8.
 
Leica D-LUX 5 1/1.7 10.0 3648 2736720/60p...... ..
9.
 
Leica V-LUX 2 1/2.3 14.0 4320 32401080/60i...... ..
10.
 
Leica X1 APS-C 12.2 4272 2856none...... ..
11.
 
Nikon D60 APS-C 10.0 3872 2592none22.511.4562 65
12.
 
Nikon D40 APS-C 6.0 3008 2000none21.011.0561 56
13.
 
Nikon D80 APS-C 10.0 3872 2592none22.111.2524 61
14.
 
Nikon D70s APS-C 6.0 3008 2000none20.410.3529 50
15.
 
Nikon D70 APS-C 6.0 3008 2000none20.410.3529 50
16.
 
Panasonic FZ1000 1-inch 20.0 5472 36484K/30p22.111.7517 64

Many modern cameras cannot only take still pictures, but also record videos. The V-LUX 1 indeed provides movie recording capabilities, while the D50 does not. The highest resolution format that the V-LUX 1 can use is 480/30p.

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Feature comparison

Apart from body and sensor, cameras can and do differ across a range of features. For example, the V-LUX 1 has an electronic viewfinder (235k dots), while the D50 has an optical one. Both systems have their advantages, with the electronic viewfinder making it possible to project supplementary shooting information into the framing view, whereas the optical viewfinder offers lag-free viewing and a very clear framing image. The adjacent table lists some of the other core features of the Leica V-LUX 1 and Nikon D50 along with similar information for a selection of comparators.

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Core Features
    Camera
Model
Viewfinder
(Type or
000 dots)
Control
Panel
(yes/no)
LCD
Size
(inch)
LCD
Resolution
(000 dots)
LCD
Attach-
ment
Touch
Screen
(yes/no)
Mech
Shutter
Speed
Shutter
Flaps
(1/sec)
Built-in
Flash
(yes/no)
Built-in
Image
Stab
1.
 
Leica V-LUX 1235 n 2.0 207 swivel n 1/2000s 2.0 Y Y
2.
 
Nikon D50optical n 2.0 130 fixed n 1/4000s 2.5 Y n
3.
 
Leica Q Typ 1163680 n 3.0 1040 fixed Y 1/2000s 10.0 n Y
4.
 
Leica X Variooptional n 3.0 920 fixed n 1/2000s 5.0 Y n
5.
 
Leica D-LUX 6optional n 3.0 920 fixed n 1/4000s 11.0 Y Y
6.
 
Leica V-LUX 41312 n 3.0 460 swivel n 1/4000s 12.0 Y Y
7.
 
Leica V-LUX 3202 n 3.0 460 swivel n 1/2000s 12.0 Y Y
8.
 
Leica D-LUX 5optional n 3.0 460 fixed n 1/4000s 2.5 Y Y
9.
 
Leica V-LUX 2202 n 3.0 460 swivel n 1/2000s 11.0 Y Y
10.
 
Leica X1none n 2.7 230 fixed n 1/2000s 3.0 Y n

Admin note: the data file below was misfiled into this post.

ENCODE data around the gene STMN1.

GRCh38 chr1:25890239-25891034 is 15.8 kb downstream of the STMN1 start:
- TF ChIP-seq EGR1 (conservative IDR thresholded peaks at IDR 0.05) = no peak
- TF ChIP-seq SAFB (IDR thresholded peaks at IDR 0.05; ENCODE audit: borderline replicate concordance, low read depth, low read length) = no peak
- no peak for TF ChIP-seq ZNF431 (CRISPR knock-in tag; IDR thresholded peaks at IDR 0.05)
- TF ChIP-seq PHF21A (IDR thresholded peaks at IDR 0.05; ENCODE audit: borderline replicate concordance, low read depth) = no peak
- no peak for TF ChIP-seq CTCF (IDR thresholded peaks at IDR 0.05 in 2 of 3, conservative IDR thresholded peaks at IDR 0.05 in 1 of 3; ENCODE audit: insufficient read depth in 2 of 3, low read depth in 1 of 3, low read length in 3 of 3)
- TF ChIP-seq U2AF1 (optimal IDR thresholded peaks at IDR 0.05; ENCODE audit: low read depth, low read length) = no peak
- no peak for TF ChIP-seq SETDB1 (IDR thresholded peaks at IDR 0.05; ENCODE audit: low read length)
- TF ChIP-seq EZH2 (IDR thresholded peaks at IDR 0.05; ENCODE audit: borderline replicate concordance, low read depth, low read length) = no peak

11.
 
Nikon D60optical n 2.5 230 fixed n 1/4000s 3.0 Y n
12.
 
Nikon D40optical n 2.5 230 fixed n 1/4000s 2.5 Y n
13.
 
Nikon D80optical n 2.5 230 fixed n 1/4000s 3.0 Y n
14.
 
Nikon D70soptical n 2.0 130 fixed n 1/8000s 3.0 Y n
15.
 
Nikon D70optical n 1.8 130 fixed n 1/8000s 3.0 Y n
16.
 
Panasonic FZ10002359 n 3.0 921 swivel n 1/4000s 12.0 Y Y
The V-LUX 1 has an articulated LCD that can be turned to be front-facing. This characteristic will be appreciated by vloggers and photographers who are interested in snapping selfies. In contrast, the D50 does not have a selfie-screen.

The V-LUX 1 writes its imaging data to SDHC cards, while the D50 uses SD cards.

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Connectivity comparison

For some imaging applications, the extent to which a camera can communicate with its environment can be an important aspect in the camera decision process. The table below provides an overview of the connectivity of the Leica V-LUX 1 and Nikon D50 and, in particular, the interfaces the cameras (and selected comparators) provide for accessory control and data transfer.

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Input-Output Connections
    Camera
Model
Hotshoe
Port
Internal
Microphone
Internal
Speaker
Microphone
Port
Headphone
Port
HDMI
Port
USB
Port
WiFi
Support
NFC
Support
Bluetooth
Support
1.
 
Leica V-LUX 1Ymonomono---2.0---
2.
 
Nikon D50Y-----2.0---
3.
 
Leica Q Typ 116Ystereomono--micro2.0YY-
4.
 
Leica X VarioYstereomono--mini2.0---
5.
 
Leica D-LUX 6Ystereomono--mini2.0---
6.
 
Leica V-LUX 4YstereomonoY-mini2.0---
7.
 
Leica V-LUX 3Ystereo---mini2.0---
8.
 
Leica D-LUX 5Ymonomono--mini2.0---
9.
 
Leica V-LUX 2Ystereomono--mini2.0---
10.
 
Leica X1Y----mini2.0---
11.
 
Nikon D60Y-----2.0---
12.
 
Nikon D40Y-----2.0---
13.
 
Nikon D80Y-----2.0---
14.
 
Nikon D70sY-----2.0---
15.
 
Nikon D70Y-----1.0---
16.
 
Panasonic FZ1000YstereomonoY-micro2.0YY-

Both the V-LUX 1 and the D50 have been discontinued, but can regularly be found used on eBay. The D50 was replaced by the Nikon D40, while the V-LUX 1 was followed by the Leica V-LUX 2. Further information on the two cameras (e.g. user guides, manuals), as well as related accessories, can be found on the official Leica and Nikon websites.